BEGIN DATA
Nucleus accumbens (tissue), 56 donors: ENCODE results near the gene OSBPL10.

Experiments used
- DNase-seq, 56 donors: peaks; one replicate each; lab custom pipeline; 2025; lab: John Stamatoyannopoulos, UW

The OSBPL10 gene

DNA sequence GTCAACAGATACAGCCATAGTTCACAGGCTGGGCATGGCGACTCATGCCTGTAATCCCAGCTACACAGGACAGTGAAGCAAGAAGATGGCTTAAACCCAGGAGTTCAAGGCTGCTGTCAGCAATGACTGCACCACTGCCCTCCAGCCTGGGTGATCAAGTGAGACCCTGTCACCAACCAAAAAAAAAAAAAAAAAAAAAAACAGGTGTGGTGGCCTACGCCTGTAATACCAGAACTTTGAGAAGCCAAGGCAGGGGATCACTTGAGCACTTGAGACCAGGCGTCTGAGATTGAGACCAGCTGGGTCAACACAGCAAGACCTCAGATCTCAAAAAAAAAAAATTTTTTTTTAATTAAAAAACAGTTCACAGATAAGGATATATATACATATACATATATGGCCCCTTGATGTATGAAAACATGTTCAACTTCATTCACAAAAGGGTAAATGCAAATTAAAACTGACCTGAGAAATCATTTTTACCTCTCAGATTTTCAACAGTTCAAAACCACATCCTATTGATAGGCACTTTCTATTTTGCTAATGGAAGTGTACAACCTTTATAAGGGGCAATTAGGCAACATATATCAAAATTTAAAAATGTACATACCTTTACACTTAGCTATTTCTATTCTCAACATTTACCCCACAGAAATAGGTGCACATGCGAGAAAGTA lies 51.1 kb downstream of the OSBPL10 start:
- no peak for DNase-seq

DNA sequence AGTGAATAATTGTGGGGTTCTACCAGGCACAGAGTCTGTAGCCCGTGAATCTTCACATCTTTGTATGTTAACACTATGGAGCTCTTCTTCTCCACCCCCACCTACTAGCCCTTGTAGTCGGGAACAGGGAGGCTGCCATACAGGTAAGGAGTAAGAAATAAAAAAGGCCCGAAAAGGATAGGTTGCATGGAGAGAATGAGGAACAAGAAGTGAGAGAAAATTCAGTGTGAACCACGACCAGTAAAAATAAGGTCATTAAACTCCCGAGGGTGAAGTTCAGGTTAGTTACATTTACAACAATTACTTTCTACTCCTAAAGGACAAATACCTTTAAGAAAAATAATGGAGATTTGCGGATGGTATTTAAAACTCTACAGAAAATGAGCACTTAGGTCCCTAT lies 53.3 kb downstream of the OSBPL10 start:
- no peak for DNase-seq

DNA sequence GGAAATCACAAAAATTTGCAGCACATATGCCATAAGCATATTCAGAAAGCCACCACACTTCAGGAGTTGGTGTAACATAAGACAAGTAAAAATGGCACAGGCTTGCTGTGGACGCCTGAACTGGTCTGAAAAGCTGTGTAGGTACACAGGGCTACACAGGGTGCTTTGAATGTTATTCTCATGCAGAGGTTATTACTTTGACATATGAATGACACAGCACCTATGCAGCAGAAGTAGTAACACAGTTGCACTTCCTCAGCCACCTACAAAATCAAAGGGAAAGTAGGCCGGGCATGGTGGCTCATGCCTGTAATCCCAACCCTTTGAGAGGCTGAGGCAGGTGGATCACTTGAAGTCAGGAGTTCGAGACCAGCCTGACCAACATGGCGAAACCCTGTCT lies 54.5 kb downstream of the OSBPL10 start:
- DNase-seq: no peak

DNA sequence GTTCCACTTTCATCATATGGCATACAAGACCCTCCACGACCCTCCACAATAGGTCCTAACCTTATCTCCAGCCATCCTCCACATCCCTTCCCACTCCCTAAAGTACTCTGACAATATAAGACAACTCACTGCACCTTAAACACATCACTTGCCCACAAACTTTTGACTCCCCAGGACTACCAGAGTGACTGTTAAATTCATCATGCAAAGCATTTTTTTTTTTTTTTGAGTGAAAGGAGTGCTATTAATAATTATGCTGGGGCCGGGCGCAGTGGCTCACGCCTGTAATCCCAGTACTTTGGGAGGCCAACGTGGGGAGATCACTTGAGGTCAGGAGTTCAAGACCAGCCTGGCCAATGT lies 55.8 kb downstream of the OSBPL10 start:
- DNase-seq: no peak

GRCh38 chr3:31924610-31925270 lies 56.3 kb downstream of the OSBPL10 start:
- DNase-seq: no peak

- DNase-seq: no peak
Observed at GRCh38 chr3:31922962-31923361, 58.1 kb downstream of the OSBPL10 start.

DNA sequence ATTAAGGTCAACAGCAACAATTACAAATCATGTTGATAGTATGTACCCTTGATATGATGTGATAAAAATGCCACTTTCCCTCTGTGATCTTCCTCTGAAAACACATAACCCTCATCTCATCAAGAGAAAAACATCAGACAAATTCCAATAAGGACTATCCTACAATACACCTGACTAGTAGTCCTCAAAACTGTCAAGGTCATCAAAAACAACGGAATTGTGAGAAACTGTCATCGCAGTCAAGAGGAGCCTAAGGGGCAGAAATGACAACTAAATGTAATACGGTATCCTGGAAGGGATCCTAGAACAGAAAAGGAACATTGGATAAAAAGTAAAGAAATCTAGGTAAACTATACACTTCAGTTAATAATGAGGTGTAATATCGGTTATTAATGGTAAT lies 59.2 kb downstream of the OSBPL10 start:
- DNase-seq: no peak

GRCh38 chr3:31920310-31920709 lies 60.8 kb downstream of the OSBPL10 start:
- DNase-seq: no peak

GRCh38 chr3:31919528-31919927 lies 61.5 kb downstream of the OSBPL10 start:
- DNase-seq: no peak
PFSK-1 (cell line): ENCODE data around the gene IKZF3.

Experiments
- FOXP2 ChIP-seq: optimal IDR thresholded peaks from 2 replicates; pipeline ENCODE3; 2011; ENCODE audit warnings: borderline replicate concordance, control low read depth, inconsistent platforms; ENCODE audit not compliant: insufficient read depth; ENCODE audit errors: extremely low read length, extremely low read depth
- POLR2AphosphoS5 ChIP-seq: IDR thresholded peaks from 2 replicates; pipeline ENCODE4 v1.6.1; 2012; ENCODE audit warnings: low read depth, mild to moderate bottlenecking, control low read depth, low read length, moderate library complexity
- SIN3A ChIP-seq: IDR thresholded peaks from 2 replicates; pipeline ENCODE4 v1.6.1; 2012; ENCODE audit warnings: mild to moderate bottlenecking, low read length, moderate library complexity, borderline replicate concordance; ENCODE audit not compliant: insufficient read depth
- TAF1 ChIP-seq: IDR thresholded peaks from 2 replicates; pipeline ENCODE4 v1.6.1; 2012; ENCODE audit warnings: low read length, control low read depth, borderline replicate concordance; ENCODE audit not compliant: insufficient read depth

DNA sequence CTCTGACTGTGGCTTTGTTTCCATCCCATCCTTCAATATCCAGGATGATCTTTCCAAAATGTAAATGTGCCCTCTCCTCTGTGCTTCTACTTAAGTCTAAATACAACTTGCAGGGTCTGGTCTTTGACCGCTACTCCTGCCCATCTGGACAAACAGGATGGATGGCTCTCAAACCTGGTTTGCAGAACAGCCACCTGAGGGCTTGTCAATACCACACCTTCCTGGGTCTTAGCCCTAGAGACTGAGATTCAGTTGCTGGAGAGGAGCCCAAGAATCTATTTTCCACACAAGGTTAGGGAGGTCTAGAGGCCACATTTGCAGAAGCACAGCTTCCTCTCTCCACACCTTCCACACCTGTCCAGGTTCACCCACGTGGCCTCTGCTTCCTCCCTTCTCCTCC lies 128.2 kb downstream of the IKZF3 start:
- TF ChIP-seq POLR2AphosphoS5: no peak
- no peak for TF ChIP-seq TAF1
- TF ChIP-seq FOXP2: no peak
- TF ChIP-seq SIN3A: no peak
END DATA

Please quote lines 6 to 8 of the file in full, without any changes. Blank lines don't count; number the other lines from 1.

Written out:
- no peak for DNase-seq

DNA sequence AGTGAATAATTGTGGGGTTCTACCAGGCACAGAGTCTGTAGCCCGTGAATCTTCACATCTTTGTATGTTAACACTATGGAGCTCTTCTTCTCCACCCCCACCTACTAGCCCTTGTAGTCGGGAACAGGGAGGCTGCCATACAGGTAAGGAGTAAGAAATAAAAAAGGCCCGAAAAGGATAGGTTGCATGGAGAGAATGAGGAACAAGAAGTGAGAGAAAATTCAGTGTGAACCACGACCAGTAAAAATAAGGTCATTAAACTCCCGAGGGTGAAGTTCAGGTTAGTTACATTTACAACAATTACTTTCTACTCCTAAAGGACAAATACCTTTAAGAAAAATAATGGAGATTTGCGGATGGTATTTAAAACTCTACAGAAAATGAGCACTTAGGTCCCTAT lies 53.3 kb downstream of the OSBPL10 start:
- no peak for DNase-seq